Once again, The New York Times comes up trumps with a fitting obituary, this time for Bernard Geenhouse, cellist and founding member of the Beaux Arts Trio, who died on Friday aged 95.
Long considered the most eminent piano trio in the world, the Beaux Arts was founded in 1955 by Mr. Greenhouse, the violinist Daniel Guilet and the pianist Menahem Pressler. It was known for its refined musicality and remarkable continuity of personnel: Mr. Greenhouse, for instance, played with the group for 32 years until retiring in 1987.
The trio, which in its last incarnation comprised Mr. Pressler, the violinist Daniel Hope and the cellist Antonio Meneses, disbanded in 2008.
The quote above if from the start of the Times obituary. It’s rather sad, I suppose, but it’s difficult to think of members of successful chamber groups individually. Certainly, in the case of the Beaux Arts, for a long time it was only Menahem Pressler whose name was known to me apart from his involvement with the Trio. More recently, things happened the other way round, when I was surprised to learn that Daniel Hope, whose soloist career I was aware of, was a member.
The personnel of the Trio remained unchanged from its foundation in 1955 until 1969, when Isidore Cohen took over as violinist. It took another eighteen years before the next change happened, when Bernard Geenhouse left and was replaced by cellist Peter Wiley. In June 1992, the Trio made its debut with violinist Ida Kavafian in two extraordinary performances of Beethoven’s Triple Concerto with the Gewandhaus Orchestra of Leipzig under Maestro Kurt Masur. Menahem Pressler created yet another legendary collaboration when he named violinist Young Uck Kim and cellist Antonio Meneses as new members in 1998. In their three seasons together, Pressler, Kim and Meneses earned highest praise from critics and audiences alike. British violinist Daniel Hope was announced as the Trio’s newest member in April 2002, after highly successful winter tours of Europe and the United States.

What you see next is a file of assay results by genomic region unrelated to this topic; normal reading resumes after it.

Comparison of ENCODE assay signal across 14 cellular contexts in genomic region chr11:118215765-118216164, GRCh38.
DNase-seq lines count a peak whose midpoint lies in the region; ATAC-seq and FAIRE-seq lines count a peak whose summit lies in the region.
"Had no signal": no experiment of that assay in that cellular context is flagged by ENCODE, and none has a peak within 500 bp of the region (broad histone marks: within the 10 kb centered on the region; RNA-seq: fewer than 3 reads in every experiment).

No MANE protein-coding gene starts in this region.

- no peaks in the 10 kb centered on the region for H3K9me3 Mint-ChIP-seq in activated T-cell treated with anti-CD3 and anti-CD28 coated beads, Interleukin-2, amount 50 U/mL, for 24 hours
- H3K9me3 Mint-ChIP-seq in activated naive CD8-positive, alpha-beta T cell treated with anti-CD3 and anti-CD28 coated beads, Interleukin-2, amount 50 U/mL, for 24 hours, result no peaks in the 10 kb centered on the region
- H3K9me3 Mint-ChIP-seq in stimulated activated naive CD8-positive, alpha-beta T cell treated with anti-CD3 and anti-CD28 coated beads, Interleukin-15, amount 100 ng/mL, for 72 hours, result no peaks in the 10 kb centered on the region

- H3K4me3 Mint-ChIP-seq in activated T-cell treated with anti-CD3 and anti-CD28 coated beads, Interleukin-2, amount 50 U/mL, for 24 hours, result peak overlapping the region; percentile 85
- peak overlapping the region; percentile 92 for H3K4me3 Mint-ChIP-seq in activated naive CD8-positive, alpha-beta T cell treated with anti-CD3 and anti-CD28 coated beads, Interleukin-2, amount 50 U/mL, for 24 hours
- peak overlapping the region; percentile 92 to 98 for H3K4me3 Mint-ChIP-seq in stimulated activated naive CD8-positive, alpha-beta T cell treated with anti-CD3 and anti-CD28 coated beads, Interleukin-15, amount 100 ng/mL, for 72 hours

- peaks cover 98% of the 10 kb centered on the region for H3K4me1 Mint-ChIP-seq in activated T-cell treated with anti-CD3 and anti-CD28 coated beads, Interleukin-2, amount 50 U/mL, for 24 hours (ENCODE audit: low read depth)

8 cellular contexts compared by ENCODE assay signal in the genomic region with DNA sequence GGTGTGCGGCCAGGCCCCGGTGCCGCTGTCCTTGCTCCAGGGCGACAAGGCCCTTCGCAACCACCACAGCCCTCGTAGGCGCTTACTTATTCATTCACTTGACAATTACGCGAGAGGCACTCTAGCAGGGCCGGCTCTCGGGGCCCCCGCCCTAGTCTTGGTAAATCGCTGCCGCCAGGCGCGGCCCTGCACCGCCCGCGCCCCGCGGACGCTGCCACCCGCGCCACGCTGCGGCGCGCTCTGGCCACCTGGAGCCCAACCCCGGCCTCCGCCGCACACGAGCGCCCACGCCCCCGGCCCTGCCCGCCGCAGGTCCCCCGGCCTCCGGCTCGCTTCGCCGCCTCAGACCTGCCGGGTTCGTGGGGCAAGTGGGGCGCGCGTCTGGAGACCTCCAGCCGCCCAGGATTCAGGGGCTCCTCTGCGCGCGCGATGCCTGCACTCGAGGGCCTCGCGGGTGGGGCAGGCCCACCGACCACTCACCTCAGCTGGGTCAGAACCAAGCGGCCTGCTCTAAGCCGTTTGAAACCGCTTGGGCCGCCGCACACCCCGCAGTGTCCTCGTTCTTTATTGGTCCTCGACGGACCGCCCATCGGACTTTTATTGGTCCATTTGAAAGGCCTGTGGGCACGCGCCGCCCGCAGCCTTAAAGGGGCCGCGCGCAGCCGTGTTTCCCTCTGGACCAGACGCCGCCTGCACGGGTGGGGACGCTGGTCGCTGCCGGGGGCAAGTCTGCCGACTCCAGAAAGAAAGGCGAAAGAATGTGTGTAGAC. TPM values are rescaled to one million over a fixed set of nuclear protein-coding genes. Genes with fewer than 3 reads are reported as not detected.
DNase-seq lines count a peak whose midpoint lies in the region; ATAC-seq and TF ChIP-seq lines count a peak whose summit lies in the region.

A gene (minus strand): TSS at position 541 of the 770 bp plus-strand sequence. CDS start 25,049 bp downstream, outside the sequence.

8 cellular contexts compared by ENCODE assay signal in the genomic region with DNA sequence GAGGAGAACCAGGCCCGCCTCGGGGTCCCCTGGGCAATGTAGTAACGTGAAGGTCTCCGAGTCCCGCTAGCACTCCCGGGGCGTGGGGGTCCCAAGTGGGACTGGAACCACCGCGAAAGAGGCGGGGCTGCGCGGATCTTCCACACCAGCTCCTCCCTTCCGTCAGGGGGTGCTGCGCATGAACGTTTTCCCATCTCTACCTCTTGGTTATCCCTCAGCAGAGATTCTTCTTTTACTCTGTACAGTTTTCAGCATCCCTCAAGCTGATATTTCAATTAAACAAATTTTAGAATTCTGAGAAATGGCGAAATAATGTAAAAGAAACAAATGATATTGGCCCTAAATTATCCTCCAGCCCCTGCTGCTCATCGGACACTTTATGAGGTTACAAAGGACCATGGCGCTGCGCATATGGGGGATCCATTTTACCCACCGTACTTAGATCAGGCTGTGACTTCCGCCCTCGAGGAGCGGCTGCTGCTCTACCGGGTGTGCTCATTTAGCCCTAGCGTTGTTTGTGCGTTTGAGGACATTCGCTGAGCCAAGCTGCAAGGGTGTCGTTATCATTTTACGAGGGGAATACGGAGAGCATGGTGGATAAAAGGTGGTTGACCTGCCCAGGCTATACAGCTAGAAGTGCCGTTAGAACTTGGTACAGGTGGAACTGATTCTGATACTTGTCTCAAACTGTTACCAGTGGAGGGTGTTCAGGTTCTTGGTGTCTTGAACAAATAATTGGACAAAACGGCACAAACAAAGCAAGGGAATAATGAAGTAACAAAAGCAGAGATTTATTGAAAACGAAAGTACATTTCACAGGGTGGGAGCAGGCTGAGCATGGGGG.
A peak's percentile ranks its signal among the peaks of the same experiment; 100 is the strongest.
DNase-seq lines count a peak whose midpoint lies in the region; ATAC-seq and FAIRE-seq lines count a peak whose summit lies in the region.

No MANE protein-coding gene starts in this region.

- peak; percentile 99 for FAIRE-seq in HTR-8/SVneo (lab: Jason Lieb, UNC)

I’m sure we all have Beaux Arts recordings in our collections. Probably their most famous, considered by many to be a classic of the gramophone, is their set of the complete Haydn Piano Trios, recorded between 1971 and 1978. That’s certainly one of the favourites in my own collection, as is the recording of the Beethoven Triple Concerto, which dates from the time of those Leipzig performances. In the case of that work I remember thinking at the time how much more sense it made to cast an established chamber ensemble in the work rather cherry-pick high-profile soloists who almost inevitably work against rather than with one another.
I know I’ve proved my own point by going on about the Trio when it’s their original cellist who’s died, but it’s difficult not to do so. In tribute to Bernard Greenhouse (I wonder if Lyric fm are even aware of his death?), I’m off now to listen to a Haydn Piano Trio.